Eleven dollars an hour is not enough. Yet it’s exactly what minimum wage workers in Ontario will be receiving come June this year.

Put simply, the 75-cent increase the Liberals announced Jan. 30 is more of a food bank handout than a significant policy change.

The increase means that someone earning minimum wage for 40 hours each week will now come home with an extra $120 per month before taxes – or what basically amounts to a grocery bill.

No doubt many Ontarians could use this boost; according to Food Banks Canada, more than 375,000 people used food banks in the province last year.

But what the wage increase won’t do is substantially elevate anyone’s standard of living. Yes, it may relieve some pressure on the food banks, or pay some cell phone bills, but it will likely accomplish little else.

In fact, according to the Workers’ Action Centre, the increase to $11 an hour still leaves minimum-wage workers 16 per cent below the poverty line.

A provincial government – or any government, for that matter – that allows the minimum wage to remain out of line with the cost of living is, in effect, saying that it’s okay for people holding down steady jobs to live below the poverty line.

It is an endorsement of poverty.

For this reason, the number of advocacy groups spearheading the call to raise the minimum wage for $14 an hour is reasonable and necessary.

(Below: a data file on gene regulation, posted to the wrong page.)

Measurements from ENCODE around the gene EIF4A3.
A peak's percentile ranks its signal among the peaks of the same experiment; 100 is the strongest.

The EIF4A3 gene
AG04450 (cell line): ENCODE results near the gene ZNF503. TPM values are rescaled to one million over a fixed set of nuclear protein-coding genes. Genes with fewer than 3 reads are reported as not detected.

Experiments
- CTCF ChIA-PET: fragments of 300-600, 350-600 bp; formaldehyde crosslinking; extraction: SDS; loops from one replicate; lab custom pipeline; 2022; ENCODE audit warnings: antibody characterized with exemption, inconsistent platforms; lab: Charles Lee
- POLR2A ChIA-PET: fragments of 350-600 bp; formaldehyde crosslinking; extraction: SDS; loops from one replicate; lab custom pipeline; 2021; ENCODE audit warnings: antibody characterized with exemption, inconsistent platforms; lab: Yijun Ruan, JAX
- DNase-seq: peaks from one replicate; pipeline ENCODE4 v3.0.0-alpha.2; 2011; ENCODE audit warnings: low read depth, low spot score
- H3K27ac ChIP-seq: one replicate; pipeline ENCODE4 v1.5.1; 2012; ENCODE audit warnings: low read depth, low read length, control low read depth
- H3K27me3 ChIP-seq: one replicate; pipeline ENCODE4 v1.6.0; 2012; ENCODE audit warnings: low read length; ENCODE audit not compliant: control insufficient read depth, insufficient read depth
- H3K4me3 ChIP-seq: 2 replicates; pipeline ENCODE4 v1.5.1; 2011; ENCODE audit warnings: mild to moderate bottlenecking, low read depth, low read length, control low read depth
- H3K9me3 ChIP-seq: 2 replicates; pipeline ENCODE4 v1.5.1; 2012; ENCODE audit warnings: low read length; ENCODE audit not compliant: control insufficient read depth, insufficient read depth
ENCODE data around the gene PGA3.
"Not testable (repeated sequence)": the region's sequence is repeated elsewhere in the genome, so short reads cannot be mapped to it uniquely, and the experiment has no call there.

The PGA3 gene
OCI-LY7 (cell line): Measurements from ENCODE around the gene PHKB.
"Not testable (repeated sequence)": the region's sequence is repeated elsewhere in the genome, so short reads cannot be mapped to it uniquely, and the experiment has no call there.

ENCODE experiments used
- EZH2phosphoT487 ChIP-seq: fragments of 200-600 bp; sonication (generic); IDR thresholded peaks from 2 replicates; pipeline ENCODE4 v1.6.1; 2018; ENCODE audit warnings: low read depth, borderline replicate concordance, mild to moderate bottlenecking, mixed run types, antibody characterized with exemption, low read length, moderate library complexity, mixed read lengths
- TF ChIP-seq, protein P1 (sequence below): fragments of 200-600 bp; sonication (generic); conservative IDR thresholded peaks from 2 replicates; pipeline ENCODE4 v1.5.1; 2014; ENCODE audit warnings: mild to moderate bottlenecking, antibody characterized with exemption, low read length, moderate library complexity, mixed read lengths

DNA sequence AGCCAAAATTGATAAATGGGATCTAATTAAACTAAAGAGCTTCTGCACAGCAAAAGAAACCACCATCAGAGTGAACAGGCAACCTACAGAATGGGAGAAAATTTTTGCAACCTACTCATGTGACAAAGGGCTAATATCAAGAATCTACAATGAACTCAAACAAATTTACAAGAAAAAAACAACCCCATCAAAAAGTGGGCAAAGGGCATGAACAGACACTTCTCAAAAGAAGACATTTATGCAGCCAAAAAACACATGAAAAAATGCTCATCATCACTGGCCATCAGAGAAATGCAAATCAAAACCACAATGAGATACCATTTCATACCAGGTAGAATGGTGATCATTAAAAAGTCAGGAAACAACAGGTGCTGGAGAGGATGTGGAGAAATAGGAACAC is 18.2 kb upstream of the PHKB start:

Not only that, but as more and more Ontarians work for minimum wage, the need for higher pay is only going to increase. Between 2003 and 2011, the proportion of minimum wage employees in the province more than doubled to from 4.3 per cent to 9 per cent of the work force, according to a Wellesley Institute study.

Of course, there’s the argument that if the minimum wage goes up substantially, the cost of goods and services increases accordingly, essentially rendering the increase dubious.

There’s also the idea that an increase will hurt businesses and they will be forced to cut hours and jobs. But keep this in mind: if a business can’t provide workers with a livable wage, it is a failure as an employer.

Furthermore, the veracity of these claims is questionable.

In the U.S., big-box retailer Costco manages to pay its employees an average of  $21 per hour, the Huffington Post reported in November. For new hires, hourly wages start at $11.50.

It’s also worth noting that if minimum wage employees make more money per hour, they’re earning more in less time. So if hours are cut, workers are essentially paid in free time, which they can use to get a second job, something that would have been considerably more difficult with a full schedule.

On the other hand, if jobs are cut, it is still undeniable that some low-wage workers would have been elevated above the poverty line.

If Ontario really wants to support workers, looking beyond a 75-cent hike is necessary. Meanwhile, the plans to tie future increases to inflation are double-edged. Linking pay increases to inflation is only judicious if wages are fair to begin with.

Currently, this is not the case. The province might as well have made it mandatory for employers to hand out $100 Loblaw gift cards to workers every month. The impact would be much the same.